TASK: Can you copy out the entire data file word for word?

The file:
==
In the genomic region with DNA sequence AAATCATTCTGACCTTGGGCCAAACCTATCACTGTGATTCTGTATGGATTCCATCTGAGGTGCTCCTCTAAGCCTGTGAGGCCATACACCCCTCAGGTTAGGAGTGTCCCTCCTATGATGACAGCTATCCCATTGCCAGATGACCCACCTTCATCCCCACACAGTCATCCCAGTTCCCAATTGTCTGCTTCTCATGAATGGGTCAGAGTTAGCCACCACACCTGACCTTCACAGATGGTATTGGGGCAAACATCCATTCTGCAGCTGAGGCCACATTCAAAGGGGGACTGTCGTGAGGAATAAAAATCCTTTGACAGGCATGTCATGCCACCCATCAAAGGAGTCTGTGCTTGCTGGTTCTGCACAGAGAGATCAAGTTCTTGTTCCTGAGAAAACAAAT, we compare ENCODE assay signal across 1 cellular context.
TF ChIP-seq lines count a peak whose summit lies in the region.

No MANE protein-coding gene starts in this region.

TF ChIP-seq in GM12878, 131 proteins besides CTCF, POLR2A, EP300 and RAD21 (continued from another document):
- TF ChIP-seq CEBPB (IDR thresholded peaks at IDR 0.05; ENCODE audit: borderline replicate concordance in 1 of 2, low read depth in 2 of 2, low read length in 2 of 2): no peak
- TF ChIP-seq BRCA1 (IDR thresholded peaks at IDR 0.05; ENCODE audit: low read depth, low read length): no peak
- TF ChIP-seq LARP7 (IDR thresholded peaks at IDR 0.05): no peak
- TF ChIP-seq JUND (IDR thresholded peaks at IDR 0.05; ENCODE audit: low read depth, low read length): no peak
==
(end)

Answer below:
In the genomic region with DNA sequence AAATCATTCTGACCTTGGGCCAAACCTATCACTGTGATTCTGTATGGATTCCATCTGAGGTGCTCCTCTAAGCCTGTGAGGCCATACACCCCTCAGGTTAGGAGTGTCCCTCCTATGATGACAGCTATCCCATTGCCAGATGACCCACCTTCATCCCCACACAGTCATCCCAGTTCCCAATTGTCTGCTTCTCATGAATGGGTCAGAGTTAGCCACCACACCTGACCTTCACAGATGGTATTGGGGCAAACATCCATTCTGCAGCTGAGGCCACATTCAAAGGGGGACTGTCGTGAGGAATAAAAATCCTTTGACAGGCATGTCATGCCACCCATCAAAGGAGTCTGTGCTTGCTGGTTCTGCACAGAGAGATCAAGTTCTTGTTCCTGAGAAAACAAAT, we compare ENCODE assay signal across 1 cellular context.
TF ChIP-seq lines count a peak whose summit lies in the region.

No MANE protein-coding gene starts in this region.

TF ChIP-seq in GM12878, 131 proteins besides CTCF, POLR2A, EP300 and RAD21 (continued from another document):
- TF ChIP-seq CEBPB (IDR thresholded peaks at IDR 0.05; ENCODE audit: borderline replicate concordance in 1 of 2, low read depth in 2 of 2, low read length in 2 of 2): no peak
- TF ChIP-seq BRCA1 (IDR thresholded peaks at IDR 0.05; ENCODE audit: low read depth, low read length): no peak
- TF ChIP-seq LARP7 (IDR thresholded peaks at IDR 0.05): no peak
- TF ChIP-seq JUND (IDR thresholded peaks at IDR 0.05; ENCODE audit: low read depth, low read length): no peak